A median split of FIST scores was used to separate participants into two groups: those with and without impaired seated postural control. Once separated, independent sample T-tests were performed to identify potential differences in age and clinical test outcome measures during all balance conditions. To further understand the difference between the two groups, the effect sizes (Cohen's d) were calculated. Effect sizes were classified as small (d = 0.20), medium (d = 0.50), and large (d = 0.80) (Jacob, 1988). To determine the sensitivity of the smartphone and research-grade accelerometer, receiving operating characteristic (ROC) curves were constructed and the area under the curve (AUC) was calculated for RMS ML, RMS AP, and CEA to determine the classification accuracy of those with and without impaired seated postural control.
Results from the research grade accelerometer indicated that MAX ML acceleration ranged from −6.92 to 5.47 m/s2 and had mean value of −0.68 ± 2.16 m/s2, and MAX AP acceleration ranged from 0.68 to 8.66 m/s2 and had mean value of 5.37 ± 2.09 m/s2. RMS ML acceleration ranged from 0.22 to 3.98 m/s2 and had mean value of 1.16 ± 0.86 m/s2, and RMS AP acceleration ranged from 0.24 to 7.47 m/s2 and had mean value of 4.13 ± 1.87 m/s2.
As for the smartphone, MAX ML acceleration ranged from −0.99 to 6.71 m/s2 and had mean value of 1.79 ± 1.64 m/s2, and MAX AP acceleration ranged from −8.28 to 7.46 m/s2 and had mean value of 2.11 ± 3.13 m/s2. RMS ML acceleration ranged from 0.16 to 4.16 m/s2 and had mean value of 1.18 ± 0.88 m/s2, and RMS AP acceleration ranged from 0.39 to 7.73 m/s2 and had mean value of 4.31 ± 1.90 m/s2.
Spearman rank-order correlations between the smartphone and research-grade accelerometer outcome variables revealed numerous significant relations. Maximum acceleration along the ML (EO and EC) (p ≤ 0.01) and AP (EO, EC, and FR) (p ≤ 0.01) axes were significantly correlated between devices (see Table 1). Measures of RMS acceleration and CEA yielded strong, significant correlations between the two devices (p ≤ 0.011), except for ML acceleration during the eyes closed balance task (p = 0.124) (see Table 1).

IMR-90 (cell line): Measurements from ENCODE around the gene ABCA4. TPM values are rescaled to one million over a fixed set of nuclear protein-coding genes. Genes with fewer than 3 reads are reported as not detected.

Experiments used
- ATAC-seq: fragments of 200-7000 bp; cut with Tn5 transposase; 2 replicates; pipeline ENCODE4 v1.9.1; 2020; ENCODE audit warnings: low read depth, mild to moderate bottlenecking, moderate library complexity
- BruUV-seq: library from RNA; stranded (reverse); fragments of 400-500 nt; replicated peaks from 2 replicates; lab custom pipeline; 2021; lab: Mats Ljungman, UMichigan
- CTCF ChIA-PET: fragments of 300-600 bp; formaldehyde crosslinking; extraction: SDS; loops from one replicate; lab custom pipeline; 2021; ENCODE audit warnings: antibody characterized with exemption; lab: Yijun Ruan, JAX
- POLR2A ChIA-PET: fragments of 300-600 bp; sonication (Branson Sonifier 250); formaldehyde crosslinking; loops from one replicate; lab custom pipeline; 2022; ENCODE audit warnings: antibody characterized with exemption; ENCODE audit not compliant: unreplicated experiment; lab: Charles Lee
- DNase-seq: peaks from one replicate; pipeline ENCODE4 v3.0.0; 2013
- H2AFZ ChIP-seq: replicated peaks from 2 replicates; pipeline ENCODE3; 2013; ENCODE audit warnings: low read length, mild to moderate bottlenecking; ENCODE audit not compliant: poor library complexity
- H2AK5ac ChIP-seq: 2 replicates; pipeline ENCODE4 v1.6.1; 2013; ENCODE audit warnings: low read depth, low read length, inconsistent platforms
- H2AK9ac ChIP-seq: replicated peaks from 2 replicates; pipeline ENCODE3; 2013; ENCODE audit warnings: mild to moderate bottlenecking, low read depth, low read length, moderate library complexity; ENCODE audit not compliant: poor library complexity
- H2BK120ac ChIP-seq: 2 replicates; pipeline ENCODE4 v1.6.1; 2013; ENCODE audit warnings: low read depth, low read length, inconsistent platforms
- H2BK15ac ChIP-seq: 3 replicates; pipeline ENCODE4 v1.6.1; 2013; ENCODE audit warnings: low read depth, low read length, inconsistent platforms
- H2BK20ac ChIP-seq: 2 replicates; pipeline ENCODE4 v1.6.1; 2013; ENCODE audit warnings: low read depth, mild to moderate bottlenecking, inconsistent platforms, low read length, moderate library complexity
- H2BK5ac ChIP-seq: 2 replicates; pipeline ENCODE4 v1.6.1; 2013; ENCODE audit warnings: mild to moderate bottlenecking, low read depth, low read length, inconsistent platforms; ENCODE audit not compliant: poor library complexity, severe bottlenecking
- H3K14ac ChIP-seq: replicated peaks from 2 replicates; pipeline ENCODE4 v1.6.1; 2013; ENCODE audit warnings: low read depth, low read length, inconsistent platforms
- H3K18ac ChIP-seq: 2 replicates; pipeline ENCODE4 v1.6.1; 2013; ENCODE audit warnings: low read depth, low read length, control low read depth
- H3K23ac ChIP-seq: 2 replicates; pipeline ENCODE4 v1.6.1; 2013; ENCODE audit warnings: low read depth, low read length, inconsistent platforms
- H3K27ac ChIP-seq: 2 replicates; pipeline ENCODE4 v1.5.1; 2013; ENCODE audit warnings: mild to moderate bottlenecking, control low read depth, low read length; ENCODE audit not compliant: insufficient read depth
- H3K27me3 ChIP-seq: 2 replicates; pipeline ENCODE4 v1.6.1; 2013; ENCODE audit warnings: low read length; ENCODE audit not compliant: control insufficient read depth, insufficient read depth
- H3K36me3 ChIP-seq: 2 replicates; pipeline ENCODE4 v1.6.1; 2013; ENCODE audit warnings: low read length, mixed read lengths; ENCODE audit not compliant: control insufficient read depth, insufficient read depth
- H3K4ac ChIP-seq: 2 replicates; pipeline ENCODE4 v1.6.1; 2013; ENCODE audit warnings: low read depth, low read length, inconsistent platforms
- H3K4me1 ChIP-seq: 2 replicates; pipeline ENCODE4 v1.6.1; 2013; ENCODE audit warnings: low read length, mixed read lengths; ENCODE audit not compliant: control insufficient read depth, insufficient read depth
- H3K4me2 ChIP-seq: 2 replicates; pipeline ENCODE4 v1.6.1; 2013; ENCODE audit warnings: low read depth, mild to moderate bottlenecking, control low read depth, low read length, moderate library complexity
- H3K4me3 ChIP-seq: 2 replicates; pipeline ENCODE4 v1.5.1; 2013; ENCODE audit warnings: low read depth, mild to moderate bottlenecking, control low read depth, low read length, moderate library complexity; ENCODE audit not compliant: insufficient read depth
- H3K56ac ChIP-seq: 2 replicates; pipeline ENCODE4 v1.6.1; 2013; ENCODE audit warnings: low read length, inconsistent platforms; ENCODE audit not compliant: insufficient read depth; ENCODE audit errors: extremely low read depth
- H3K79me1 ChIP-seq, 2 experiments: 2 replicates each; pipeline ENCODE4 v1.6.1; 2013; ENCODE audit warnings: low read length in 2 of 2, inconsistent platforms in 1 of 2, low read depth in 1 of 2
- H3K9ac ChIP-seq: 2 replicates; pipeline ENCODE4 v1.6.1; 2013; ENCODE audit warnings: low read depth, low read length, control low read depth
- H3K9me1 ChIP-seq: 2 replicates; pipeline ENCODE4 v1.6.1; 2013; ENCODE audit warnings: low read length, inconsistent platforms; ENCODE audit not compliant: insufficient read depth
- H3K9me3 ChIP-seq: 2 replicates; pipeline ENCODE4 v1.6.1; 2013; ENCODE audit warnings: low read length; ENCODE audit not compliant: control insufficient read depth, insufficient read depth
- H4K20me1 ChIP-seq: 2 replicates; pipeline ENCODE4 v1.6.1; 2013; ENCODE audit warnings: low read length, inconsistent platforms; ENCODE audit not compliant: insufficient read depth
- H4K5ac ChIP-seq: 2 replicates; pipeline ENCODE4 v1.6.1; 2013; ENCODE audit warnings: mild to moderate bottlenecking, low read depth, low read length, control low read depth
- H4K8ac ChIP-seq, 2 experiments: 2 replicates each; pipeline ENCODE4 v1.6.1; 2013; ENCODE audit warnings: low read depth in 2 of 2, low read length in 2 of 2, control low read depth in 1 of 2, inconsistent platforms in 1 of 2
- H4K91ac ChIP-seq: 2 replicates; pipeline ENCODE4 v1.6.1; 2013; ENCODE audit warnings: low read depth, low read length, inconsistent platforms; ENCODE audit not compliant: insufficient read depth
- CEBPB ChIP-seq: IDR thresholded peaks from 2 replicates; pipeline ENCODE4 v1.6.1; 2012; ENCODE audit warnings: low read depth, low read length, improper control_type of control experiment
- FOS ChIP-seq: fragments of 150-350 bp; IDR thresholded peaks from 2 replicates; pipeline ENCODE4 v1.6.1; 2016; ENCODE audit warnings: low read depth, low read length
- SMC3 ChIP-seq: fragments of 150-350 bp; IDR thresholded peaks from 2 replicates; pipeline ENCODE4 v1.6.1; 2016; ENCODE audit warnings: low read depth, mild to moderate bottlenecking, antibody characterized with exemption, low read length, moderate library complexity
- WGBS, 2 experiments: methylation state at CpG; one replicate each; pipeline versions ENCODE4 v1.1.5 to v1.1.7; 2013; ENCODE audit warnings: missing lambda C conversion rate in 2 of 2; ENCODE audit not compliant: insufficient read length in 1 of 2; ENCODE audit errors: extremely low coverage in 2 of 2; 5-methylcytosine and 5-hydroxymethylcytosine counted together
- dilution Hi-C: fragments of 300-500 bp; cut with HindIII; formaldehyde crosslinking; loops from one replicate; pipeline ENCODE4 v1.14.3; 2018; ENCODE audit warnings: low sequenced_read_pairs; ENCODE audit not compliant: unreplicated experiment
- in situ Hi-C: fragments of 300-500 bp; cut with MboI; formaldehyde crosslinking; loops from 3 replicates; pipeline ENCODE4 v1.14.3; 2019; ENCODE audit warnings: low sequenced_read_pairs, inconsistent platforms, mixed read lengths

Table 1. Presents the correlations (Rho) of maximum (MAX) and root mean square (RMS) acceleration as derived through smartphone and research-grade accelerometry.
Spearman rank-order correlations were also completed between clinical test outcomes and smartphone and research-grade accelerometer outcome variables during the seated balance tasks (i.e., EO, EC, FR, and FSB). Overall, numerous significant correlations were seen between the clinical tests and RMS accelerometry on both devices in the ML axis (see Supplementary Material). Smartphone and research-grade RMS ML accelerometry yielded strong, positive, significant correlations with the clinical tests. Rho values from smartphone accelerometry ranged from 0.642 (p = 0.033) to 0.807 (p ≤ 0.01) (see Table 2), while research-grade accelerometry ranged from 0.615 (p = 0.044) to 0.826 (p ≤ 0.01). The TCT was the only clinical test to not display a significant association with RMS ML acceleration (see Table 2).
Table 2. Presents the correlations (Rho) between clinical test outcomes and root mean square (RMS) acceleration as derived through smartphone and research-grade accelerometry.
Reliability was seen across all clinical measurements (p ≤ 0.005), except the TCT (p = 0.077) (see Table 3). As for accelerometry, 55% of the smartphone and 70% of research-grade accelerometer outcome variables were found to be reliable (p < 0.05) (see Table 4). The smartphone was the most reliable across outcome variables during the EC balance test, while the research-grade accelerometer was equally reliable during the EC and FSB tests (see Table 4).